4. [S1281] Gleanings, page 244 - I am indebted to J. Wingate Thornton, Esq., for the following particulars concerning the probable ancestry of one of the most noted of our early settlers, Thomas Willett. He came from Leyden about 1629 with Allerton, “as his fellow (in some sorte) and not merely as a servante,” says Bradford; was a freeman in Plymouth 1633; m. 6 July, 1636, Mary, dau. Of John Brown, and had a large family, as recorded by Savage. He was mayor of New York, but returned to Swanzey; m. for second w. Joanna (Boys), widow of Rev. Peter Prudden, and d. 4 Aug., 1674, “in ye 64th year of his age, “ as appears by his gravestone at Bullocks's Cove in Seekonk, as copied in Bliss's Attleboro', p. 279.
    This inscription represents his as born in 1611, but considering the great error made in the inscription on his wife's tombstone, we need not accept this as certain.
    Mr. Thorton wrote some time since to the rev. Mr. Gordon, rector of Marley, near Royston, co. Leicester (a place of which Rev. Andrew Willett was a rector in 1589), and received from him copies of the entries concerning the name on the records of that parish. This Andrew was son of Thomas Willett, canon of Ely, rector of Thurcaston, co. Leicester, and vicar of Barley, and was born at Ely in 1562. He held several livings, was chaplain to Henry, Prince of Wales, and published several treatisies. From the preface of his Synopsis Papismi published by his son-in-law, Dr. Peter Smith, it seems he had “eleven sons and seven daughters, whereof nine sons and four daughters remaine to this day” (1634). At f. 19 it is also said that one who was a “Separatist” of “affinite with Dr. Willett, and who was more than once at Amsterdam,” was a frequent and familiar inmate of Dr. Willett's family. It seems also that Dr. W. was for some time in custody for his opposition to the Spanish Match. If his sympathies were with the Separatist, we should not be surprised to find one of his sons joining the new colony at Plymouth; the only discrepancy being that Thomas, son of Andrew was four years older than the above inscription would make our settler; a fact which leaves this affliation still extremely probable. … [Note - There is additional information at the end of this article from the church records at Barley. - KLM].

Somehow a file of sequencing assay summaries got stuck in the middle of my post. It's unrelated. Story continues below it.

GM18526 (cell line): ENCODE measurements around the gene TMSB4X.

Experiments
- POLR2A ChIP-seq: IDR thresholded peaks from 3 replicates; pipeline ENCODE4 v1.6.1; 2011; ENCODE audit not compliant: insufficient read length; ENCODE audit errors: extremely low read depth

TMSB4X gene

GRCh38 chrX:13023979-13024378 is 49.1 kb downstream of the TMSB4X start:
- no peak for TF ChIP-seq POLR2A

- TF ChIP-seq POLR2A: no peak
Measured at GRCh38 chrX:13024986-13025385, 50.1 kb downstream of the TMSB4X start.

5. [S506] Note: Michaelmas - is on the 29th of September and is associated with the equinox and the beginning of autum in the northern hemisphere & is the feast of St. Michael the Arcangel.
  6. [S1003] Daniel H. Carpenter, New York's First Mayor, page 193 - 11 sons & 7 daughters - 9 sons & 4 daughters survived him.
  7. [S46] William Richard Cutter, New England Families, genealogical memorial; a record of the achievements of her people in the making of commonwealths & the founding of a nation, Volume III: page 1427 - Rev. Andrew Willet, D. D. (1562-1621), a graduate of Cambridge, England, in 1580; proctor of Cambridge College, 1585; chaplain and tutor to Prince Henry; preacher to King James ; appointed prebend of Ely on Presentation of the Queen. He was famous as a powerful preacher and as the most learned and prolific author of his time. He was the author of more than forty treatises on Scriptural interpretation and church history, one large work passing through eight editions. His contemporaries spoke of him as a "walking library," as "one that must write while he sleeps, it being impossible he should do so much waking." Bishop Hall, of Exeter, styled Willet as "Stupor Mundi Clerus Brittanicus"; also from Rev. Thomas Willet (1511-98), rector of Barley, prebend of Ely and subalmoner to King Edward VI.
  8. [S995] E J Wiseman, St Margaret of Antioch, Barley, In the floor of the Nave, below the Pulpit, there used to be a monumental brass to the memory of Andrew Willet, who was Rector here for twenty years and a prominent theologian of the time. It is now shown on the west wall of the church. -
  9. [S1002] Daniel H. Carpenter, Willet Record, St. Margaret's Church Records, Barley date illegitable.